I think that the teacher's decision to make this particular exercise about Jesus was uncalled for and weird. It seemed like (from the teaching material) that it should have been a more general lesson. And would have had greater value if students had to confront defiling their own deity vs. the deity of others. That would have brought the point home in a concrete way, do you not agree?


Not really, because the POINT OF THE GODDAMNED LESSON WAS  SYMBOLS AND THEIR POWER IN OUR CULTURE, NOT CHRISTIANITY VS THE REST OF RELIGION. AND SINCE CHRISTIANITY IS THE MAJOR RELIGION OF AMERICA, IT MAKES PERFECT SENSE TO USE IT AS THE FOCUS.

Why is it that farking difficult for you to understand this? Why?
2013-03-24 06:15:29 PM
1 votes:

ginandbacon: I think I could see how being asked to write the name of your divine spirit on a piece of paper and then being required to step on it might be offensive. I'm not sure who designed this particular exercise, but it kind of sucks ass. There are much better ways IMHO to teach how hypocritical and ridiculous many religious teachings are without doing dishonor to the essential message behind them which is essentially love and tolerance. Jesus was a great man in many respects and even as an atheist, I'm not sure I would want to write out his name and then stomp on it.


They were not required to. The exercise assumes that most will not comply and their reasons are supposed to form the basis of class discussion. The guy complaining is a dick.
2013-03-24 05:39:27 PM
1 votes:

ginandbacon: Keizer_Ghidorah: It was a discussion about symbols

That oddly only focused on one symbol.



That was a pedagogical necessity.  The lesson (whatever its merits or lack thereof) would not have worked if each student had to respond to a different symbol.
2013-03-24 05:29:17 PM
1 votes:

ginandbacon: Mrtraveler01: How does this belittle their students?

Can you not see how asking a student to write out the name of the religious symbol they identify as a personal savior and then telling them to defile that might be a bit demeaning?

It's just crass and really unnecessary. There are plenty of other ways to introduce students to the idea that religious symbolism can be a tad overwrought. I would be really upset if one of my Christian friends was exposed to this in a classroom. 

It's not helpful.


HE DIDN'T TELL THEM TO DEFILE IT AND ONLY DEFILE IT, DIPshiat. HE WASN'T MAD ABOUT THE STUDENTS WHO DIDN'T STEP ON IT. IT WAS A DISCUSSION OF THE POWER SYMBOLS HAVE IN OUR CULTURE. THE STUDENT'S NOT STEPPING ON IT IS NOT THE FARKING PROBLEM, IT WAS THE STUDENT'S OVERBLOWN AND ATTENTION-WHORING REACTION.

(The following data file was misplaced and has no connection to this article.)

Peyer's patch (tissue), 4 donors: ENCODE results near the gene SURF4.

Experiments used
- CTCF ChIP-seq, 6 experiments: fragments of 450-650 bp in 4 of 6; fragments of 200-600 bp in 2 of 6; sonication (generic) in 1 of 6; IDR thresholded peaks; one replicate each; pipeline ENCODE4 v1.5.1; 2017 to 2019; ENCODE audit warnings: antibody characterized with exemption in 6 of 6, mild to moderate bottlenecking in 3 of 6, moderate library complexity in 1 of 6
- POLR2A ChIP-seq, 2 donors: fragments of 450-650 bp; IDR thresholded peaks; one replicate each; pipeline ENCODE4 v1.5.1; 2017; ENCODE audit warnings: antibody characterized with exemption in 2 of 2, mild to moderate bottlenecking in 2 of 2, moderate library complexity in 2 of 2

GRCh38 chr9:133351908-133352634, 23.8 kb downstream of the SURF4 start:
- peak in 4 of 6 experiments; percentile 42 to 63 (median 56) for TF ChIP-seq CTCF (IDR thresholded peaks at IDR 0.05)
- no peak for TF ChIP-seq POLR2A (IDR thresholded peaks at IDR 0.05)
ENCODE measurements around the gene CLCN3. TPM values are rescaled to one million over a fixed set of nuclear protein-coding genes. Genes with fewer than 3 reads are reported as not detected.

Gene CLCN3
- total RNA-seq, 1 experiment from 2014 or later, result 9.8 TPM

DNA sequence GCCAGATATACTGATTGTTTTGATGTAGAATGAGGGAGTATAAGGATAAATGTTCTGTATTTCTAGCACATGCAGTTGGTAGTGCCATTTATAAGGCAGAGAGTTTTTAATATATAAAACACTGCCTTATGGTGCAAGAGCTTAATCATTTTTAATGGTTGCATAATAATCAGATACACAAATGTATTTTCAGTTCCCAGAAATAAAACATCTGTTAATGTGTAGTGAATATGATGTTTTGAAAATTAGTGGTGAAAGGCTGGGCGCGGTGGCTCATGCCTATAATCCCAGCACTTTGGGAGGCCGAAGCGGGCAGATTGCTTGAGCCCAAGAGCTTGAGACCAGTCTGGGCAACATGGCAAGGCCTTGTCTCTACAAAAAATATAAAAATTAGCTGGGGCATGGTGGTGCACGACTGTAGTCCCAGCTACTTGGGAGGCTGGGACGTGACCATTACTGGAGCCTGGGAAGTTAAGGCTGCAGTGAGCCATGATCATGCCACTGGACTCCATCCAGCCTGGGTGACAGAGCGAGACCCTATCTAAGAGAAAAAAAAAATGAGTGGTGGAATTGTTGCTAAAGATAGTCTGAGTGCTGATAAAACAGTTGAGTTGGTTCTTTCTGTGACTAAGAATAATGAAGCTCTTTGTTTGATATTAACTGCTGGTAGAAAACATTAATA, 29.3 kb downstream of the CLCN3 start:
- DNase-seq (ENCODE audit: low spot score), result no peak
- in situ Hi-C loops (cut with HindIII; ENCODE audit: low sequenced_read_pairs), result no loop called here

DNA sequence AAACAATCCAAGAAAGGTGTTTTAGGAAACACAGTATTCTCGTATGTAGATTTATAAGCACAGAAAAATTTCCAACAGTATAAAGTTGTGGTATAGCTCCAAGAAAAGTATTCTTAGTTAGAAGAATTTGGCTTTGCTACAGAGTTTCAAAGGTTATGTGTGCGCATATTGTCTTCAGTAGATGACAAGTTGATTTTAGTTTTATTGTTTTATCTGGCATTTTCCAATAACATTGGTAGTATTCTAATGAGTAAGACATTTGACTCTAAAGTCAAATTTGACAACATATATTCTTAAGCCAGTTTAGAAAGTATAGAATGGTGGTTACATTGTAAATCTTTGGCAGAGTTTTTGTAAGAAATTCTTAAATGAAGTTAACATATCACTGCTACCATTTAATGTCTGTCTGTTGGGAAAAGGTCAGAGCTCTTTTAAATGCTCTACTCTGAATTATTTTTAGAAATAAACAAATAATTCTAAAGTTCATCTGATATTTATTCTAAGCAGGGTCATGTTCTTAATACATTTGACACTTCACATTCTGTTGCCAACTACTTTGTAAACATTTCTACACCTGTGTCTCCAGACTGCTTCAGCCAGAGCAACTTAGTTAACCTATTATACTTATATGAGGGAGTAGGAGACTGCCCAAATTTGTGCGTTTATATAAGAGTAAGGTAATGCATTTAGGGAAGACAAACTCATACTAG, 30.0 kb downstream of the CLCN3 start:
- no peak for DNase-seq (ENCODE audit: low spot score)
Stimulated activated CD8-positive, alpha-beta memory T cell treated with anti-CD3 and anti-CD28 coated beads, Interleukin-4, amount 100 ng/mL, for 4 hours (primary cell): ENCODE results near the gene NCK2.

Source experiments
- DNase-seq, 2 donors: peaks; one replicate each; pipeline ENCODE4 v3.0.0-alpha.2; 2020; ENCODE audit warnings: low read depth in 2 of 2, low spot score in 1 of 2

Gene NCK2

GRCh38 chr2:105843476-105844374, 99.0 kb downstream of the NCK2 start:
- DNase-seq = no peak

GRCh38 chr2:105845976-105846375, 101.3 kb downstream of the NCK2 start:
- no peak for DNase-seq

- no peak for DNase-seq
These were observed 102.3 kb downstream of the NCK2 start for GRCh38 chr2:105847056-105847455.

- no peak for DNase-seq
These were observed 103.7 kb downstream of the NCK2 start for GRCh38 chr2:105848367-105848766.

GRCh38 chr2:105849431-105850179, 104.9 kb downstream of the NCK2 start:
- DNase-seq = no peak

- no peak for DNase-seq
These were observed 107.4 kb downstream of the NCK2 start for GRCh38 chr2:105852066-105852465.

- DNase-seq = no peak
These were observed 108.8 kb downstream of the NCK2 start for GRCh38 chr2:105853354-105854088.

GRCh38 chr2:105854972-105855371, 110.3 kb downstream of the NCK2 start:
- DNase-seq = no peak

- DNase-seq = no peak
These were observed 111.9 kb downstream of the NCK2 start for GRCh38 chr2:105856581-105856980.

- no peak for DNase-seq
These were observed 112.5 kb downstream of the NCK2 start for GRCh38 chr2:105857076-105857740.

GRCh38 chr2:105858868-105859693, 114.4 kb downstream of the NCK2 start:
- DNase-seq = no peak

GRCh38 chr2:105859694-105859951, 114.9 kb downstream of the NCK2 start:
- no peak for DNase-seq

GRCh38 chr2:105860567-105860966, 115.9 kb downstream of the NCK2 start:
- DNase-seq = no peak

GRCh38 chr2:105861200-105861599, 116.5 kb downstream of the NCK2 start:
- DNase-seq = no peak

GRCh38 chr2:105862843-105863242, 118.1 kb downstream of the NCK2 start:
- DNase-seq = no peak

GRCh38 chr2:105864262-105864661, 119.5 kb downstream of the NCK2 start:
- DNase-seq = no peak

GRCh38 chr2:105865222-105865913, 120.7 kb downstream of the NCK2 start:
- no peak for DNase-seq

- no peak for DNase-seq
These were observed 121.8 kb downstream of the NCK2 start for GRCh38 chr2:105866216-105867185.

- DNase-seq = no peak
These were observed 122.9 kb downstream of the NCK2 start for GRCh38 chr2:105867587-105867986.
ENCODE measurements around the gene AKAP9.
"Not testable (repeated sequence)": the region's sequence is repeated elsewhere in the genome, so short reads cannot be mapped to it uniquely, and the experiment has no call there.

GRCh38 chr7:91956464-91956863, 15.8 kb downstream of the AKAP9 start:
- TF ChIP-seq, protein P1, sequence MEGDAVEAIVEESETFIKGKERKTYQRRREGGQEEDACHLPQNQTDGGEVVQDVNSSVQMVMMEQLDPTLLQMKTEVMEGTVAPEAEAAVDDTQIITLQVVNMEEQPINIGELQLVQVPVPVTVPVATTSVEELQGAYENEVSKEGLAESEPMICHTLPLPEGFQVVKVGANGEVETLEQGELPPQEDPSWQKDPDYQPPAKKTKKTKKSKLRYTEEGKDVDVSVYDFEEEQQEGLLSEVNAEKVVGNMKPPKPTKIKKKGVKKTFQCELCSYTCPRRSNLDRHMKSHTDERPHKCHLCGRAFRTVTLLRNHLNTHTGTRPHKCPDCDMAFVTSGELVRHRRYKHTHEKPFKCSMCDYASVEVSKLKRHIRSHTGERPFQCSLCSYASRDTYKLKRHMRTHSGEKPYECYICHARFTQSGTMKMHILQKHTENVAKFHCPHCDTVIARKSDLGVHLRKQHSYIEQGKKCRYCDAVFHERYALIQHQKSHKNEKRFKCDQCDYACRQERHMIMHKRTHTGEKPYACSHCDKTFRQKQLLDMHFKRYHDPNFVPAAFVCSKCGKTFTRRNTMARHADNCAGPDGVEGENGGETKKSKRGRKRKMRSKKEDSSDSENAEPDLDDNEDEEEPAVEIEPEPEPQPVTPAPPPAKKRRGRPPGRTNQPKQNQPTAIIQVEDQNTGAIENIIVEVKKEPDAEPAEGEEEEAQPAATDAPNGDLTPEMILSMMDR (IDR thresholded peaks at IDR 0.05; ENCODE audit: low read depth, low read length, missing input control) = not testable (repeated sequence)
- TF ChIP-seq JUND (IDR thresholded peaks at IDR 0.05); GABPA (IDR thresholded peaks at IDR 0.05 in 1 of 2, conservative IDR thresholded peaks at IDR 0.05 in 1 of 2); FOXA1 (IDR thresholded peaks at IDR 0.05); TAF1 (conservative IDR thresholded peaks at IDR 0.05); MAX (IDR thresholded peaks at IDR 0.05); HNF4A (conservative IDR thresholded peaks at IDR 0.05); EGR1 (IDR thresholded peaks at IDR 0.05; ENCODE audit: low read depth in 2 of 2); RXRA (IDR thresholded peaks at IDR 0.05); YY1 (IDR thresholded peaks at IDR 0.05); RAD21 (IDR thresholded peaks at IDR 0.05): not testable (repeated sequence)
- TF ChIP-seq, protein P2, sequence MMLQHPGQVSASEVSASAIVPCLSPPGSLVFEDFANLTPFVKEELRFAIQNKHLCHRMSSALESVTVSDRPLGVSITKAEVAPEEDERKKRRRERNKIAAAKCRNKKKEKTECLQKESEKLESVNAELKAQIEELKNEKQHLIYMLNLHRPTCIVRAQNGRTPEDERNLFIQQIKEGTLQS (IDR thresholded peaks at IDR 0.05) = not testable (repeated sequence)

DO YOU UNDERSTAND THIS NOW, OR DO I HAVE TO BREAK OUT THE PUPPETS?
2013-03-24 05:22:34 PM
1 votes:

ginandbacon: Keizer_Ghidorah: It really is amazing how many people in this thread either mistakenly or deliberately misinterpret what the professor did and see it as some kind of liberal atheist assault on Christians.

It was rude and pointless. I have no respect for teachers who belittle their students like that. It's a power trip and doesn't deserve praise.


How was it rude and pointless and a power trip? It was a discussion about symbols and how we react to them. If you honestly think it was anything else, especially some kind of evil vicious attack, then you're the one with the problem, just like the kid.
2013-03-24 04:57:37 PM
1 votes:
It really is amazing how many people in this thread either mistakenly or deliberately misinterpret what the professor did and see it as some kind of liberal atheist assault on Christians.
2013-03-24 04:55:02 PM
1 votes:

Bit'O'Gristle: Look at history, all the wars over "my god is more badass than yours"


No, YOU look at history.

Back in the day, the Christians were raiding the Muslim held Jerusalem to "free the holy land" you say. Do you have any idea how wars were conducted back then? Knights would gather their loyal men, band together with weapons of war, and then go somewhere. When they got there they would sack it and take anything they wanted; treasure, food, women. Along the way there and back they would forage. Foraging in today's nomenclature would be called robbery.

Now let's look at Vikings raiding English monasteries. They didn't do it to show Odin is better than Jesus. They did it because monks had a lot of wealth, made good slaves, and had no weapons of their own. Again, greed.

Perhaps we can look at Muslim insurgents. Dissatisfied minorities trying to gain power. Just like every other insurgent group. Yeah, they want Muslim law, but the FARC wants FARC law and the Klan wants Klan law. Everyone wants to be top ramen.

Atheism isn't some magical cure for human nature. Religion's been used to justify all kinds of things, but it's not the only justification. The Iraq War, a modern crusade, was totally secular. Removing religion will just bring in some other bullshiat and put funny hat makers out of business.
2013-03-24 04:55:01 PM
1 votes:
Considering the fact that the whole point was to show irrational responses to symbolism, this sounds like the most effective lesson ever.
2013-03-24 04:44:31 PM
1 votes:

Bit'O'Gristle: /You can't be serious. Look at history, all the wars over "my god is more badass than yours" or "you are a pagan and must die  because my God told me so" wars. Not to mention the wars going on now, where people of the SAME FAITH kill one another just because their beliefs are slightly different.


The excuses given for "I am going to war with you because I want your shiat"(You know, the actual cause of wars) are immaterial. We would have wars with or without religion.
2013-03-24 04:39:48 PM
1 votes: